In addition to the UM features there is now the ability to monitor Outlook Anywhere connectivity and report back on the monitoring statistics. Much like UM, where we expect to see this being utilized even more so with Exchange 2013, we should expect to see more Outlook Anywhere connectivity as well, so it’s nice to see that GSX is already focused on OA monitoring and reporting.
Installation and Configuration Experience
Every solution type is a bit different and some require a bit more hand holding than others with the install and configuration portion. What I really liked about GSX Monitor and Analyzer is how little hand holding is necessary. The install is pretty straightforward with a Next-Next-Finish approach so long as the prerequisites are met. You can install the solution on a server or workstation OS and you need the Microsoft .NET Framework 2 and .NET Framework 4 (Full) installed on the system. The GSX Analyzer will also require IIS installed (and you’ll need the IIS 6 Metabase). There are some additional prereqs in the documentation to peruse and ensure you have in place but ultimately the install is straightforward.
It’s important to note that you shouldn’t deploy the GSX Monitor and/or GSX Analyzer on the same systems as those you are monitoring. That should be common sense but it does happen. And you don’t necessarily have to install the GSX Monitor and GSX Analyzer on the same system. When you begin the install you are given the choice.
You can also choose to install a remote client interface and a utility called MoniPing, which allows you to monitor the status of GSX Monitor from another system if you choose. I personally just jumped right in with the GSX Monitor and GSX Analyzer installs.
Figure 2: Email server configuration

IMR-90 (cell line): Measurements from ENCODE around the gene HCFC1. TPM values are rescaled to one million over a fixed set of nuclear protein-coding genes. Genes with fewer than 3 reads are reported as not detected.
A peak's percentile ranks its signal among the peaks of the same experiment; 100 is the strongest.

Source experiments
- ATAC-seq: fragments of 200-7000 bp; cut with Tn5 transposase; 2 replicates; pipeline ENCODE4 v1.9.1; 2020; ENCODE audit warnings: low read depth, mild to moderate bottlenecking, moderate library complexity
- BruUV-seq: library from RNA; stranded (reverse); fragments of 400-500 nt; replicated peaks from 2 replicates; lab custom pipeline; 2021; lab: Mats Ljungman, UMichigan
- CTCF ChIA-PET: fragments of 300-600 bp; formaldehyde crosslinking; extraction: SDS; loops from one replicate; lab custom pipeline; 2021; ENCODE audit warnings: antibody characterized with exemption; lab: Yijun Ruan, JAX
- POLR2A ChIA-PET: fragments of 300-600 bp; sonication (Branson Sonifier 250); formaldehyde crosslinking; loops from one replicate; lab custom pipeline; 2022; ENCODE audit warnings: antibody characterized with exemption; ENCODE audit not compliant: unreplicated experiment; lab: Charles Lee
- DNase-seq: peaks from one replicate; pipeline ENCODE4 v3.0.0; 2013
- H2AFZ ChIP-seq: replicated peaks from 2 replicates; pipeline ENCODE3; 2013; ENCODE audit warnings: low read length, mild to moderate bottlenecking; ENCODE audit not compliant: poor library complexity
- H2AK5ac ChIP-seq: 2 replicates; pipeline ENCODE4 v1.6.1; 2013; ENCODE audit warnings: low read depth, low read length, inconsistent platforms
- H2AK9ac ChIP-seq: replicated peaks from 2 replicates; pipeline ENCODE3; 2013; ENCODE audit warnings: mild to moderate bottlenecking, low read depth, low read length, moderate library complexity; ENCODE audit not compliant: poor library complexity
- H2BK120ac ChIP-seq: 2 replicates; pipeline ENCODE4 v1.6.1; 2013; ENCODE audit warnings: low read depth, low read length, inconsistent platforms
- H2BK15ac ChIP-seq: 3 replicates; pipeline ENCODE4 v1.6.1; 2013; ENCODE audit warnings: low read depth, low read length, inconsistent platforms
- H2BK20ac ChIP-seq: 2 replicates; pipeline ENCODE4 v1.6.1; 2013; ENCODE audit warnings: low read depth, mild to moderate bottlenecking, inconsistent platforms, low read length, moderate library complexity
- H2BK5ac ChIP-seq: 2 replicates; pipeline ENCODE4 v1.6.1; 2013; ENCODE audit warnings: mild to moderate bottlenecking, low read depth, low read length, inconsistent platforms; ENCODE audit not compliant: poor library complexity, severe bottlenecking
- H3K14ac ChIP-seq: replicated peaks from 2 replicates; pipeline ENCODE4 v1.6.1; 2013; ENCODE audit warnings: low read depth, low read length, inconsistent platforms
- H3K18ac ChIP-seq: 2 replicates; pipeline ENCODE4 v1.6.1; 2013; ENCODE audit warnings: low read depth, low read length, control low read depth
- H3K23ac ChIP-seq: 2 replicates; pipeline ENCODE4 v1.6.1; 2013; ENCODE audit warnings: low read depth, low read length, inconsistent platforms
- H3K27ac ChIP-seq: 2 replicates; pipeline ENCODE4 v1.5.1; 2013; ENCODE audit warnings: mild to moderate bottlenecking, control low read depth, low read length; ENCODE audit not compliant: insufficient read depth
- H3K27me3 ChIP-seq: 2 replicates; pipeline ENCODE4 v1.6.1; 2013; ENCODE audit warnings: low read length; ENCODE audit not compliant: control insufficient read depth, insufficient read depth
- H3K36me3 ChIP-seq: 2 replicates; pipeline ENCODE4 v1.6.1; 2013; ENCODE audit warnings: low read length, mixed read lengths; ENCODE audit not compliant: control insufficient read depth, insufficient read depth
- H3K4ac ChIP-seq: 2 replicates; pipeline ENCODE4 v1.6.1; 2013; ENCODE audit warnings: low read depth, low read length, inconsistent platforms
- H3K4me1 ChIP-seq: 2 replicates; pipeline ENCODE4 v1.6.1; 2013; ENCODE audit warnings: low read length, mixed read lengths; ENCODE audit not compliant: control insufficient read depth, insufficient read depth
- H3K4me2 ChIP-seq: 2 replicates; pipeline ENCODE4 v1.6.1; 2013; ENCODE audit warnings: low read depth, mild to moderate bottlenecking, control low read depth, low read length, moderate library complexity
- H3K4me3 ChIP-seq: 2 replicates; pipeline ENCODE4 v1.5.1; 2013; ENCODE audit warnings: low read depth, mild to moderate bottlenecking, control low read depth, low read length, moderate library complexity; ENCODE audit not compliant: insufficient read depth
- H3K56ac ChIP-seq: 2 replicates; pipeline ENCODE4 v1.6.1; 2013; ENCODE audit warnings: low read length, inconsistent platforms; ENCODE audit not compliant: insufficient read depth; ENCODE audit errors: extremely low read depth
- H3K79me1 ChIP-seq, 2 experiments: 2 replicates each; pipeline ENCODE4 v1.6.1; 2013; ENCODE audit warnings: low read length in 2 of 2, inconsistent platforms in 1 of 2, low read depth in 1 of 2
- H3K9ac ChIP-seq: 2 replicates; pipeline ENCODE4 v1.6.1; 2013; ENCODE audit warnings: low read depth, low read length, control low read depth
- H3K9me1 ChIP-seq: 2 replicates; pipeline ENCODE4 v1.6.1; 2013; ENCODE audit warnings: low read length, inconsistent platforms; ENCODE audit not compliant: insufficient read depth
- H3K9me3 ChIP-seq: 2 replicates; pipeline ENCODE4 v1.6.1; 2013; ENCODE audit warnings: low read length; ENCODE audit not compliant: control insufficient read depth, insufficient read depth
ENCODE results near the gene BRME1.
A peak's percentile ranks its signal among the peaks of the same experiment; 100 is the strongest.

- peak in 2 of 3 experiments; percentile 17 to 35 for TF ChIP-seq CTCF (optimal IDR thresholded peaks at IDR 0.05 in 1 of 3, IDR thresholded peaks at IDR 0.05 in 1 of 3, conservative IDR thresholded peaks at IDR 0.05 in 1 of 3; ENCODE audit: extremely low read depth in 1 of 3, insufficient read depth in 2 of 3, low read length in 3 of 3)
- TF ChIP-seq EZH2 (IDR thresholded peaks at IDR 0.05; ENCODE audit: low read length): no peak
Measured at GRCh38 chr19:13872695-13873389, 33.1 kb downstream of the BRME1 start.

Upon first start you are asked to configure the email servers for sending Alerts and Reports from GSX Monitor, as illustrated in Figure 2. All you have to do is provide SMTP Mail Server information to move forward. But don’t stress too much on this screen because from within the main Server Settings monitor you can select Preferences from the menu and Alerts (or Ctrl+L) and adjust the settings, along with a host of additional configuration setting tabs.
Being that you don’t have agents installed on your servers to do all the reporting back to your monitoring servers you will have to take a little time configuring each server you want to monitor. It’s not difficult though. You right-click the empty grey background and choose New Server and begin the configuration process through the Server Creation Wizard.
Figure 3: Servers Configuration wizard
Once complete you’ll have the layout of your servers and solutions presented as the Main View demonstrated in Figure 1. However, keep in mind, depending on the number of servers you are monitoring the display will vary.
One configuration aspect I really loved was the ability to configure alerts based on pre-defined indicators (Key Performance Indicators or KPIs) that you establish. It’s miserable when you run out of disk space on an Exchange server simply because you were so busy running around putting out fires that you forgot to check until too late. With a monitoring solution like this you can avoid those issues.
I’ve been watching GSX Monitor and GSX Analyzer for several years now and I’ve always liked the product. I’m a sucker for colorful, at-a-glance monitoring solutions that come with a lot more under the hood and GSX has that, and they keep adding to it. I like that the solution is agent-less (leaving no impact on my existing servers) that it has the capability to cover other messaging and collaboration solutions types and even has the ability to integrate with other monitoring tools like SCOM.
Solid all around, easy to install, configure and use, combined with robust analysis tools. Thumbs up!
MSExchange.org Rating 4.5/5